1. re: nkeane

                  What state is currently #1 (a dubious honor, for sure!)? Do the top, say, ten states have active brewing activities and how are they doing?

                  Yes, rebuilding a tax code sounds like a wonderful thing but I won't hold MY breath on that one :) Oregon is hurting and needs money to support programs that are near and dear to many hearts.

                  1. re: c oliver

                    My first guess would be Utah, but I have no data to support my guess.

                    1. re: enbell


                      Apparently Alaska, then Hawaii, from a excise tax/gallon, but most states and localities also add sales taxes.

                      1. re: podunkboy

                        And, if Oregon had a sales tax, at least some of the problem of declining revenues would be negated. I do think that when you eliminate sales tax and increased property taxes (which Oregon property owners are rabid about) then the other "solutions" are probably all flawed in some way.

              2. According to Wiki there are 248 pints in a US beer barrel. So the increase per pint should be $0.20 not $1.50. Unless the difference is the bar's markup.

                5 Replies
                1. re: mexivilla

                  Ah, very in-ter-est-ing. You don't suppose the MEDIA could possibly be distorting the facts in order to sensationalize, do you?!?!? Thanks for that.

                  1. re: mexivilla

                    Making no commentary on the merits of the tax itself, only on the math here:

                    A barrel of beer in the US is 117.3 litres. It contains 206.5 pints of beer (remember that a "pint" of beer is usually 568 mL, not the 473 mL pint that milk comes in). So the additional $49.61 per barrel of beer works out to 24 cents per pint, or 90 cents per six-pack (of 12-fluid-ounce bottles).

                    1. re: Das Ubergeek

                      Not to be argumentative but for the record:
                      1pt=16oz in the US.
                      That means that there are 8pts in a gallon.
                      There are 31 gallons in a US barrel of beer.
                      Therefore 248

                      248 US Pints in an American barrel of beer
                      US Pints in a true US barrel (however, if you're looking for usable pints, then subtract a few for spillage and the bottom of the barrel... never tasty...)

                      If you Google you will disover an American uprising against the sale of "14oz. pints".
                      Kari Chisholm of Oregon has started a petition to get the Department of Agriculture to enforce "The Honest Pint".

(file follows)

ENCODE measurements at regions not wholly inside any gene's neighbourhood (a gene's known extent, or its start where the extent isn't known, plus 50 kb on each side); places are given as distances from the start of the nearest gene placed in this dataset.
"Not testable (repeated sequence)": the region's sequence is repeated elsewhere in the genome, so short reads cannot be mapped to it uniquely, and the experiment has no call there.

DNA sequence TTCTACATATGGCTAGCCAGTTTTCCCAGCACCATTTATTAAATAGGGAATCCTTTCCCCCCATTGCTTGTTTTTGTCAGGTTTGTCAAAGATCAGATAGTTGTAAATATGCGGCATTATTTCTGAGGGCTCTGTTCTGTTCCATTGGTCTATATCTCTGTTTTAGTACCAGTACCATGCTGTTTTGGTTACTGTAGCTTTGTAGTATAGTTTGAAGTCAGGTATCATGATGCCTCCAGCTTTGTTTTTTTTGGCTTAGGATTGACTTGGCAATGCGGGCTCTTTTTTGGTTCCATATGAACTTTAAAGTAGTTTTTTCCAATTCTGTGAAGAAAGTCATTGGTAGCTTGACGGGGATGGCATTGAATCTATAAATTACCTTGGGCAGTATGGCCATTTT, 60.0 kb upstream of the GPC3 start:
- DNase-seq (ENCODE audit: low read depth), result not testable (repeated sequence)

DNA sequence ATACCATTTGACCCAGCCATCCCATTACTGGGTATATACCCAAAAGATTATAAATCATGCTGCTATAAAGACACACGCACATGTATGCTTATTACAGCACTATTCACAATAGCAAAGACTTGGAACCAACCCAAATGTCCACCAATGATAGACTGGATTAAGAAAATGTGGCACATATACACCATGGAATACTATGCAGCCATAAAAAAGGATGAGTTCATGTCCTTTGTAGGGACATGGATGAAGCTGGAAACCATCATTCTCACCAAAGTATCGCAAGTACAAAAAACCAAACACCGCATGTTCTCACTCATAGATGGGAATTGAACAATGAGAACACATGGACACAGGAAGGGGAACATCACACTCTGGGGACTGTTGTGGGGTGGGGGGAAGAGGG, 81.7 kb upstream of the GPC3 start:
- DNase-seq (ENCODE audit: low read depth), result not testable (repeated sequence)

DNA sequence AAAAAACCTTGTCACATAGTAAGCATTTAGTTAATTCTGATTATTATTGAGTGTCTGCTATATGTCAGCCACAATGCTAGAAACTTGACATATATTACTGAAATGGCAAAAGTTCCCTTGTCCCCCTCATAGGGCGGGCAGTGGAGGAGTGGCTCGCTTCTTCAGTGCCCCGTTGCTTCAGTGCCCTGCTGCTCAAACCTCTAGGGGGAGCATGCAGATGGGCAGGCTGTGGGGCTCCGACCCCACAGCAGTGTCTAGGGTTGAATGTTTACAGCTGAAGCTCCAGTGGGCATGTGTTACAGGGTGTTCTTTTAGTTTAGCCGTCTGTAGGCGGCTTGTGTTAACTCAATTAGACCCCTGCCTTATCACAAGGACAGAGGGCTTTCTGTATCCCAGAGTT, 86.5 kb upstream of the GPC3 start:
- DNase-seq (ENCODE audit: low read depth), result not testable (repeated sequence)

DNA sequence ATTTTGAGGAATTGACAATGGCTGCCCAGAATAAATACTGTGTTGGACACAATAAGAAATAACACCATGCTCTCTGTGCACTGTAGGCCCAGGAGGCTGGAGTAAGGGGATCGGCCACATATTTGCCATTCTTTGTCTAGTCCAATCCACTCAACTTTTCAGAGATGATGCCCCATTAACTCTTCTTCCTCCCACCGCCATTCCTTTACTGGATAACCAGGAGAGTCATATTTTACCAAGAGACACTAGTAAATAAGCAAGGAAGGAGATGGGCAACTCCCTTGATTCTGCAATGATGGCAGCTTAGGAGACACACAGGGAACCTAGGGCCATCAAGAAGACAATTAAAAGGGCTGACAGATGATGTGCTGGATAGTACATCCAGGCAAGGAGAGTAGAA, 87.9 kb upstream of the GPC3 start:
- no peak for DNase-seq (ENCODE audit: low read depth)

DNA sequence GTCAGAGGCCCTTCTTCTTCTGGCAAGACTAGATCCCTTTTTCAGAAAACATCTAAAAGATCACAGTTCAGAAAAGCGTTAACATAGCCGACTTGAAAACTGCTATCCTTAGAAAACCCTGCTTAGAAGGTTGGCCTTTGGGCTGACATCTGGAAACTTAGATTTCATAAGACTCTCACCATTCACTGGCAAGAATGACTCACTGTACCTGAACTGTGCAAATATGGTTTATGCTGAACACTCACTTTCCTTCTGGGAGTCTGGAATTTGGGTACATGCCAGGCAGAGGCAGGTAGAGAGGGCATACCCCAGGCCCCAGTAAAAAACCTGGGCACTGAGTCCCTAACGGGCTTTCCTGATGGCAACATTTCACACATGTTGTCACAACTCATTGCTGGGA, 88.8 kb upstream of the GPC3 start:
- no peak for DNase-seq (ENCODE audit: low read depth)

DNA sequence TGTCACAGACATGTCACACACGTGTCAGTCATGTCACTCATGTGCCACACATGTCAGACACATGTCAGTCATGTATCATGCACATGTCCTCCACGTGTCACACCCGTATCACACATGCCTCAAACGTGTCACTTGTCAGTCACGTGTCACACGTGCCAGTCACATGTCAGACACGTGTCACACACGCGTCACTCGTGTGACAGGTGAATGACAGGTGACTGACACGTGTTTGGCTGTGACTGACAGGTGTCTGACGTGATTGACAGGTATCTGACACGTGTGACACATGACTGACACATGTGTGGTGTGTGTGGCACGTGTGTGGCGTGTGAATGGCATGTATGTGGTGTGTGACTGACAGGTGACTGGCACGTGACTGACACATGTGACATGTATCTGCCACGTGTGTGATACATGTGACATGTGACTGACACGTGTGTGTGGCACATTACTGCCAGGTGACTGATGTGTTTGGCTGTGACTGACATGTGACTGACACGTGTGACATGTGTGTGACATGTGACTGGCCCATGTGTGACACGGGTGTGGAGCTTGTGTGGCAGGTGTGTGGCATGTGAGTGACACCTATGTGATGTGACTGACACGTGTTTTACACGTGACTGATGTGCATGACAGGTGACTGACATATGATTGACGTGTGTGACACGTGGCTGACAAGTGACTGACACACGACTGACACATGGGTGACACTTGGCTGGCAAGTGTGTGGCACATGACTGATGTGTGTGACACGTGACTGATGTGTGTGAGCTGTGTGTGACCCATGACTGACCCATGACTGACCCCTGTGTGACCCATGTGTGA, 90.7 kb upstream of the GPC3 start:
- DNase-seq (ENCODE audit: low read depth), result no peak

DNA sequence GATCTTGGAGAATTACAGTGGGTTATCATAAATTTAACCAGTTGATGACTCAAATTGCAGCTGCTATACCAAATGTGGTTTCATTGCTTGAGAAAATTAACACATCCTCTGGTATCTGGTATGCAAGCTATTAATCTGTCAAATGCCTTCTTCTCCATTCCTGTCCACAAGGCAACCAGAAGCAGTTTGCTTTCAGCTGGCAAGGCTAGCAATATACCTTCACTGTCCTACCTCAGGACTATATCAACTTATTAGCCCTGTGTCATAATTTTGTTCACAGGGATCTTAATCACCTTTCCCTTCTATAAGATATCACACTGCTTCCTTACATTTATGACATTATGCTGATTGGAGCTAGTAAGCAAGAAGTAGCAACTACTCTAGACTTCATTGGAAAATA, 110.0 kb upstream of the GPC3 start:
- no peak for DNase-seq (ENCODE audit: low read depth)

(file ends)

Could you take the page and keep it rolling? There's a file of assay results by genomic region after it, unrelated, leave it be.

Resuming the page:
1. re: mexivilla

                        Have you ever ordered a pint in a bar? Not a glass, but an actual pint?

                        It's not 16 fl. oz., which is 473 mL; it's 568 mL, or about 19 fl. oz. There are just as many websites complaining about ordering a (568 mL) pint and getting a US (473 mL) pint and many, many serious beer bars advertise that they serve real (568 mL) pints.

                        Any craft brewery serves proper British pints - 568 mL. Since the OP was complaining about the effect on Oregon craft brews... in any case, it is certainly not $1.50 per pint of any kind, and it sounds suspiciously like the complainer about the $1.50 per pint is trying to pad his profit a bit through reduced expectations.

                    2. re: mexivilla

                      After doing a little research here's what I found on the discrepancy. Apparently legislators want you to think it's only $0.15/pint and brewers are figuring $1.50. I suspect the truth lies somewhere in between. Still, it's a disturbing trend. Beer this year, wine the next and 'junk food' after that.

                      "Kurt Widmer, one of the brothers behind Widmer Brothers Brewing, says the actual tax paid by drinkers will be much higher than legislators claim, after middlemen slice their share.

                      "The lie of the 15 cents is that a pint (actually) goes from $4 to $5.50," he says.

                      "To me it's a mystery why you would damage an industry that's proven to create family wage jobs.""

                    3. I just reread the link from the OP. In that article it was a brewery owner who came up with that $1.50/pint increase. Sounds like that wouldn't be the case at all. I believe anyone could handle a 20 to 25 cents increase, couldn't they?